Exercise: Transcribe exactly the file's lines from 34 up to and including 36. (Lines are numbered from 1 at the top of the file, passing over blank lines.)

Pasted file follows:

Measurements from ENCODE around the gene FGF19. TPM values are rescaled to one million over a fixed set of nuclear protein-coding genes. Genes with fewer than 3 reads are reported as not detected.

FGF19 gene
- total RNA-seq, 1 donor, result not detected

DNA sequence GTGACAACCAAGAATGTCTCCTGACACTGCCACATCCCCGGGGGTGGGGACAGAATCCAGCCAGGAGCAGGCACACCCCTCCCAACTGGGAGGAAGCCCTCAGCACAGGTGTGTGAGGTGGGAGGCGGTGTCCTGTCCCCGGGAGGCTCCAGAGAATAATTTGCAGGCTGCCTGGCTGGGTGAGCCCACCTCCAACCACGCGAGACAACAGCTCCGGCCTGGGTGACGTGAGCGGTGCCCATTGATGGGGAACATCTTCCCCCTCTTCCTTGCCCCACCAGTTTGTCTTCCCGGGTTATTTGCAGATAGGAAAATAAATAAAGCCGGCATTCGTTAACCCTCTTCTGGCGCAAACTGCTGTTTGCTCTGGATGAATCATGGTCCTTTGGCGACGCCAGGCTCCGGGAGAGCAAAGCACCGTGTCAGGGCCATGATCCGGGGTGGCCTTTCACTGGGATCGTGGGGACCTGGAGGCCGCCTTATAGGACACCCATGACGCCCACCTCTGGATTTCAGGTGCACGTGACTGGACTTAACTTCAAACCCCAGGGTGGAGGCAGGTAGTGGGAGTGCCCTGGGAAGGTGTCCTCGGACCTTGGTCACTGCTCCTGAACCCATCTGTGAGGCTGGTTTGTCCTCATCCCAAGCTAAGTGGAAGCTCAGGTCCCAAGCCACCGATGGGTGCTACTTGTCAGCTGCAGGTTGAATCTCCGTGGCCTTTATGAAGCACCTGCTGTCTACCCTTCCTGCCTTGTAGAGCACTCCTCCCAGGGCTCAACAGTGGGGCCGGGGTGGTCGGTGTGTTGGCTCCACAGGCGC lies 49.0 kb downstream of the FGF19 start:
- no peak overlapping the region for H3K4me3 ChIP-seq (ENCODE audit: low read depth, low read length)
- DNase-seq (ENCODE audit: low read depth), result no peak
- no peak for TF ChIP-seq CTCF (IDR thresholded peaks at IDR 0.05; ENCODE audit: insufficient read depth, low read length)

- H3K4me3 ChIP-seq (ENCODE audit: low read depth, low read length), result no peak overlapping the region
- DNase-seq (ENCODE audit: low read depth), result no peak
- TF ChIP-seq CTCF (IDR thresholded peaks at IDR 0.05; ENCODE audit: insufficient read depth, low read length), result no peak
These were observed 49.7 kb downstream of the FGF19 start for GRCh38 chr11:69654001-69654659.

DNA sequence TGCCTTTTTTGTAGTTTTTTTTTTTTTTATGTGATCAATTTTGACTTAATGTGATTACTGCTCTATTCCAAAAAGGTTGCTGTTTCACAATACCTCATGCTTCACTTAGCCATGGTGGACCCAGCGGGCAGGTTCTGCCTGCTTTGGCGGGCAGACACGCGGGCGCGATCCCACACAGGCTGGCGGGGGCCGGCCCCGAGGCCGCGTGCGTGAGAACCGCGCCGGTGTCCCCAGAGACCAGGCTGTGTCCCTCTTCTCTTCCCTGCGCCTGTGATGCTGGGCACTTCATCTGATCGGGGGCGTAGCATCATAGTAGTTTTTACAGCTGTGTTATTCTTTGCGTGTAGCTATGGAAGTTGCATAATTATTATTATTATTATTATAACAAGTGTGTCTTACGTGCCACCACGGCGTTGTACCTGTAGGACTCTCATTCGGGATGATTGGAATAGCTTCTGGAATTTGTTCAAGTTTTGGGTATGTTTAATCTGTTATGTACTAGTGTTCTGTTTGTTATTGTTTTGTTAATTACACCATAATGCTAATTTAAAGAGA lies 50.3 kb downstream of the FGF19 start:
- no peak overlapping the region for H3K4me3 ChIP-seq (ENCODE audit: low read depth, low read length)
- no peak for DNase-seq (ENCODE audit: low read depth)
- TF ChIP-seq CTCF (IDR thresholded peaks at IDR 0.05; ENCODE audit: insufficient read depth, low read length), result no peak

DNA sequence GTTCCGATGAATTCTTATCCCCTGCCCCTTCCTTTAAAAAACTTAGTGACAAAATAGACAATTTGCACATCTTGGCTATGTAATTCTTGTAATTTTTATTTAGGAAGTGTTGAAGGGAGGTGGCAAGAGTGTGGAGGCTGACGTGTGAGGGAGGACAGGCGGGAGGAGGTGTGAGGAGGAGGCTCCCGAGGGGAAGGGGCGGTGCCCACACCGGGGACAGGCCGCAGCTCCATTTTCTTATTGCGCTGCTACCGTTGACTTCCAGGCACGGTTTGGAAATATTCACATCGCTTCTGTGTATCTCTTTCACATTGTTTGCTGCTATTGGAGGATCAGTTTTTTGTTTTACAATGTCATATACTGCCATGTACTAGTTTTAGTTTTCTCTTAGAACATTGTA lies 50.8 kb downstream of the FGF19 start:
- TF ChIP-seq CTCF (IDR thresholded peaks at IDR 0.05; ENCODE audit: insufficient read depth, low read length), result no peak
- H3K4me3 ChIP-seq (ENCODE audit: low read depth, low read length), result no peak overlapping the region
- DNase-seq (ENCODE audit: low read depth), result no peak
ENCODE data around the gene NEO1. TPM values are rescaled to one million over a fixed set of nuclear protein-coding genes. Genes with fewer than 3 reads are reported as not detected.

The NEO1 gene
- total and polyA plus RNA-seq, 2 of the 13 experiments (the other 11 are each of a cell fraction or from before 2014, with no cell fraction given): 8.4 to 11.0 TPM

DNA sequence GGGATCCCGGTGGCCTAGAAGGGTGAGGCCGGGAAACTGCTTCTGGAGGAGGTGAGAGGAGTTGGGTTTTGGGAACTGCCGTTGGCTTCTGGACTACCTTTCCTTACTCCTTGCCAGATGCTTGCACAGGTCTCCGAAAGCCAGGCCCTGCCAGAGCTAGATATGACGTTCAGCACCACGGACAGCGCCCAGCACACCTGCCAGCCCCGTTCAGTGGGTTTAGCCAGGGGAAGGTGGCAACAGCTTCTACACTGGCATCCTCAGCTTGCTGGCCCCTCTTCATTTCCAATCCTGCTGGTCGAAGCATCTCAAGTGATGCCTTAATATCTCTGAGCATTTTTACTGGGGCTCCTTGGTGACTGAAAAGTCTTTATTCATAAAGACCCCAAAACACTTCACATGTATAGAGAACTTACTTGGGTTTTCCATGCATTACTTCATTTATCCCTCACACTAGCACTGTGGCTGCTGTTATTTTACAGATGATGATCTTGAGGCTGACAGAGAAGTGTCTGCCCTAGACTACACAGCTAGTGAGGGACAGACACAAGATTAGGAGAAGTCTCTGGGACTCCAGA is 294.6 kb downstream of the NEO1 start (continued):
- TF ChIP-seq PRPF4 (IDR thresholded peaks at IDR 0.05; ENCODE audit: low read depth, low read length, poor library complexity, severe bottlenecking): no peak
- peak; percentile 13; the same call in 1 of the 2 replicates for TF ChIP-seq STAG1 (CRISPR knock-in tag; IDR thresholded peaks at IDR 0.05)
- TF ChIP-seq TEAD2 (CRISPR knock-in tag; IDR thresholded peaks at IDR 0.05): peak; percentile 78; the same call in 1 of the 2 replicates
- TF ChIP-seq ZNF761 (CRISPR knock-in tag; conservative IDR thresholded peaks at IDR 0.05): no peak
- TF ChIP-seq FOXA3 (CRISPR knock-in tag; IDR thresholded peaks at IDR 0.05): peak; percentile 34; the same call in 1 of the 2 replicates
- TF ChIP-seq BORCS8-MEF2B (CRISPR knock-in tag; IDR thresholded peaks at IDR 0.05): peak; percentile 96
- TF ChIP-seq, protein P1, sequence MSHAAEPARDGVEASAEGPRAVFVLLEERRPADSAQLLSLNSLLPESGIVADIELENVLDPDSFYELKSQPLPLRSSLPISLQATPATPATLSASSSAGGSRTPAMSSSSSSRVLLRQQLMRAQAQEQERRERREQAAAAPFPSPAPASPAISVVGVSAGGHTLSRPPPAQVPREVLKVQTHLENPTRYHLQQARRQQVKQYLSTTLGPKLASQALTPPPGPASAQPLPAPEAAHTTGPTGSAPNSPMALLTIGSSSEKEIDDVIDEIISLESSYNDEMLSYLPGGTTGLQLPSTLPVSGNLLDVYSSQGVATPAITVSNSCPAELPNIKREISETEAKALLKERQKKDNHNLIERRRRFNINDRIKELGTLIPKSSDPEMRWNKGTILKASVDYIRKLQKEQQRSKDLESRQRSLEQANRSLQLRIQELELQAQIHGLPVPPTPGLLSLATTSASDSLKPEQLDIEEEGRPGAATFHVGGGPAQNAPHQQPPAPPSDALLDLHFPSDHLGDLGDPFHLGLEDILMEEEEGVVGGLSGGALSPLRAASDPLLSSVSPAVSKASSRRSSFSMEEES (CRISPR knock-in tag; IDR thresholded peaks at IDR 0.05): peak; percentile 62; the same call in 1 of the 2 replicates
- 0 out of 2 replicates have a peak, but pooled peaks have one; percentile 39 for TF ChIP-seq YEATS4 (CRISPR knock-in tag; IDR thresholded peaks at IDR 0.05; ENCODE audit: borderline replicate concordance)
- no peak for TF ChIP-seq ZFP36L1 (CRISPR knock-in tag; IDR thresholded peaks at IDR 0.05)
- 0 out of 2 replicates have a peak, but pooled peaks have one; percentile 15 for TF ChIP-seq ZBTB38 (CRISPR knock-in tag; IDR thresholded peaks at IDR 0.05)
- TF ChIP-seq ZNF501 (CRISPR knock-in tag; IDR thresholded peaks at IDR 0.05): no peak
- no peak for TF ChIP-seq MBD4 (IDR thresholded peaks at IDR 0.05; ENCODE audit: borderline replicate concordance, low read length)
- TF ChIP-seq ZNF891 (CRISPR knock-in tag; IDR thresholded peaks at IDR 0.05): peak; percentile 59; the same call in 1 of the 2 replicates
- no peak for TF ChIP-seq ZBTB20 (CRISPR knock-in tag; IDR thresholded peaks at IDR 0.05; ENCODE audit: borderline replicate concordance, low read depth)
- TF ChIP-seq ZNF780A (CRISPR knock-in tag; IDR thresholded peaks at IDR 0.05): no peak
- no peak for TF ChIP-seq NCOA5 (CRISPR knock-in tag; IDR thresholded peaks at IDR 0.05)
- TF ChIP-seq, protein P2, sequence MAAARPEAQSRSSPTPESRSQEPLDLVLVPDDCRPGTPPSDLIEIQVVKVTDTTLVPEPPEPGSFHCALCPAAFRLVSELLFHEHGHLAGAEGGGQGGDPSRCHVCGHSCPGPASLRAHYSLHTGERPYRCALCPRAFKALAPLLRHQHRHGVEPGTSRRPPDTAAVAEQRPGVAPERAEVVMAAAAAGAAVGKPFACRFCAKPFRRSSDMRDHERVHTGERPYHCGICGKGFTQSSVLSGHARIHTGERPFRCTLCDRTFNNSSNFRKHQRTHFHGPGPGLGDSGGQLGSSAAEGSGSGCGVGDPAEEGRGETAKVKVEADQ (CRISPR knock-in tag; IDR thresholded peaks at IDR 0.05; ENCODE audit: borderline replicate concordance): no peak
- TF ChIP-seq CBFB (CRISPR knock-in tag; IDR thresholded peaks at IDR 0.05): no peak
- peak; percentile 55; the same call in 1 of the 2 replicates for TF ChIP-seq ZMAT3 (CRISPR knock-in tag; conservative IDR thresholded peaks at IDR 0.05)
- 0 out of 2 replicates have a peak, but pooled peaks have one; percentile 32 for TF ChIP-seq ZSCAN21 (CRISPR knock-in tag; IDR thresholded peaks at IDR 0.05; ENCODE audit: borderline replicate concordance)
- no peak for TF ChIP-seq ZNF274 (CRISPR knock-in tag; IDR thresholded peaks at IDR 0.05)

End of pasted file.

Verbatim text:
- TF ChIP-seq ZNF501 (CRISPR knock-in tag; IDR thresholded peaks at IDR 0.05): no peak
- no peak for TF ChIP-seq MBD4 (IDR thresholded peaks at IDR 0.05; ENCODE audit: borderline replicate concordance, low read length)
- TF ChIP-seq ZNF891 (CRISPR knock-in tag; IDR thresholded peaks at IDR 0.05): peak; percentile 59; the same call in 1 of the 2 replicates